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By the Lakeby John Mcgahern
"It's difficult to suppress a yawn at the announcement of yet another great Irish novel. At this point, it would be easier for a bad one to make headlines. Still — it's got to be said — By the Lake, the latest from John McGahern, is wonderful. Nothing happens in it except for the rustle through a year with a few villagers, but the life McGahern resurrects here sounds like the melody of a forgotten favorite song. Indeed, no body of water has been so lovingly revered since Henry David Thoreau went to the woods." Ron Charles, The Christian Science Monitor (read the entire CSM review)
Synopses & Reviews
The writer who has been called the Irish Chekhov guides readers into a fictional village in rural Ireland and deftly explores its natural rhythms and the inner lives of its inhabitants.
The characters in By the Lake include the Ruttledges, who have forsaken the glitter of London to raise sheep and cattle, gossip-mongering Jamesie Murphy, handsome John Quinn — perennially on the lookout for a new wife — as well as the gruff self-made magnate known as "the Shah." Through the course of a year, John McGahern unveils their passions and regrets, their uneasy relationship with the modern world and their ancient intimacy with death. And he creates a novel at once lyrical and slyly comic, earthy, melancholy, and transcendently lovely.
"Ranks with the greatest Irish writers." New York Times Book Review
"This is a book to surrender yourself to. If you give in to its measured ebb and flow, you will find yourself in [a] world in which the simplest objects...take on a quiet but magical luminosity." The Economist
"This great and moving novel, which looks so quiet and provincial, opens out through its small frame to our most troubling and essential questions." The Observer
"A superb, earthly pastoral...a knowing, quick-witted performance; a tale of chat, much gossip, a whiff of menace...McGahern, a supreme chronicler [of] the closing chapters of traditional Irish rural life, has created a novel that lives and breathes." The Irish Times
"When nature is rendered as vividly as this, it changes the character of fiction....McGahern has captured the ties of custom and affection that bind people to the land-and to each other." Sunday Telegraph
"[McGahern has] an uncanny knack of homing in on the definitive moment, the illuminating detail." The Independent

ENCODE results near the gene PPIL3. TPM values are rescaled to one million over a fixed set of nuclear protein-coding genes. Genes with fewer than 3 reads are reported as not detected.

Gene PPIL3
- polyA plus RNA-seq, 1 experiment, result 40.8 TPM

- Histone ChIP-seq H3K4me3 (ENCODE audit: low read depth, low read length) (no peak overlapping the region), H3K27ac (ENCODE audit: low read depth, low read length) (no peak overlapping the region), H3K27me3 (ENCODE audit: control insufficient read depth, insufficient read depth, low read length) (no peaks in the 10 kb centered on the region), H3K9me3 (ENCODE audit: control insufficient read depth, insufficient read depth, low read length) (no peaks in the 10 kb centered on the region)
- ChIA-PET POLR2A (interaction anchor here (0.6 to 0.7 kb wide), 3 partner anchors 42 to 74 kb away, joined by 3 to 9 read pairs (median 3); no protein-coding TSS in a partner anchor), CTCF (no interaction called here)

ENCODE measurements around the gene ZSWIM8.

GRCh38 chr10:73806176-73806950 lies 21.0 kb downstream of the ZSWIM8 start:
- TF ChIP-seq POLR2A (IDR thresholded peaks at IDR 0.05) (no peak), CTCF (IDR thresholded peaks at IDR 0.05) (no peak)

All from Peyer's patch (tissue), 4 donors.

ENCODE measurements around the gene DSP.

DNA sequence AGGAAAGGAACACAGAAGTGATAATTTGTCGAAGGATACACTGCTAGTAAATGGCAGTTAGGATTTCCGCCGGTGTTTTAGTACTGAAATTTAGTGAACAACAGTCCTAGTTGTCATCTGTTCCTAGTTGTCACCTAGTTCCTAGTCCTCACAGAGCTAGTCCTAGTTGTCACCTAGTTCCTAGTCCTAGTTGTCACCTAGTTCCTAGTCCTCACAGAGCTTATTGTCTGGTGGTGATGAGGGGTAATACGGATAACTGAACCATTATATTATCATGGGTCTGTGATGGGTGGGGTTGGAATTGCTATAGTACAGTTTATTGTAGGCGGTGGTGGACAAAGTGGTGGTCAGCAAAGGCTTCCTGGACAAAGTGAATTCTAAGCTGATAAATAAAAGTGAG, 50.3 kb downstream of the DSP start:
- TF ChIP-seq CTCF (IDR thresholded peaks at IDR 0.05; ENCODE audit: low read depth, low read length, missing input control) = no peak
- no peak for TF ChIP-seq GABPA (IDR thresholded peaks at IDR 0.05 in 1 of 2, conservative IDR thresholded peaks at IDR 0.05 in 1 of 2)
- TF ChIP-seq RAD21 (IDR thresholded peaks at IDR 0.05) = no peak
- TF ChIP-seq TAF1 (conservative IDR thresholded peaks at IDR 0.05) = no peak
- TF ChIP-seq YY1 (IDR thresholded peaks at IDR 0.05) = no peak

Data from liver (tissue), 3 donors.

"At last an Irish author has awakened from the nightmare of history and given us a sense of liberation which is not dependent on flight or emigration or escape." The Guardian
"McGahern is never sentimental, and the novel's greatest pleasures come from the unflinching probity of his observations." New Yorker
With this magnificently assured new novel, John McGahern reminds us why he has been called the Irish Chekhov, as he guides readers into a village in rural Ireland and deftly, compassionately traces its natural rhythms and the inner lives of its people. Here are the Ruttledges, who have forsaken the glitter of London to raise sheep and cattle, gentle Jamesie Murphy, whose appetite for gossip both charms and intimidates his neighbors, handsome John Quinn, perennially on the look-out for a new wife, and the towns richest man, a gruff, self-made magnate known as “the Shah.”
Following his characters through the course of a year, through lambing and haying seasons, market days and family visits, McGahern lays bare their passions and regrets, their uneasy relationship with the modern world, their ancient intimacy with death.
About the Author
John McGahern was the author of five highly acclaimed novels and four collections of short stories. His novel Amongst Women won the GPA Book Award and the Irish Times Award, was short-listed for the Booker Prize, and was made into a four-part BBC television series. He had been a visiting professor at Colgate University and at the University of Victoria, British Columbia, and was the recipient of the Society of Authors' Award, the American-Irish Award, and the Prix Étrangère Ecureuil, among other awards and honors. His work appeared in anthologies and was translated into many languages. He died in 2006.
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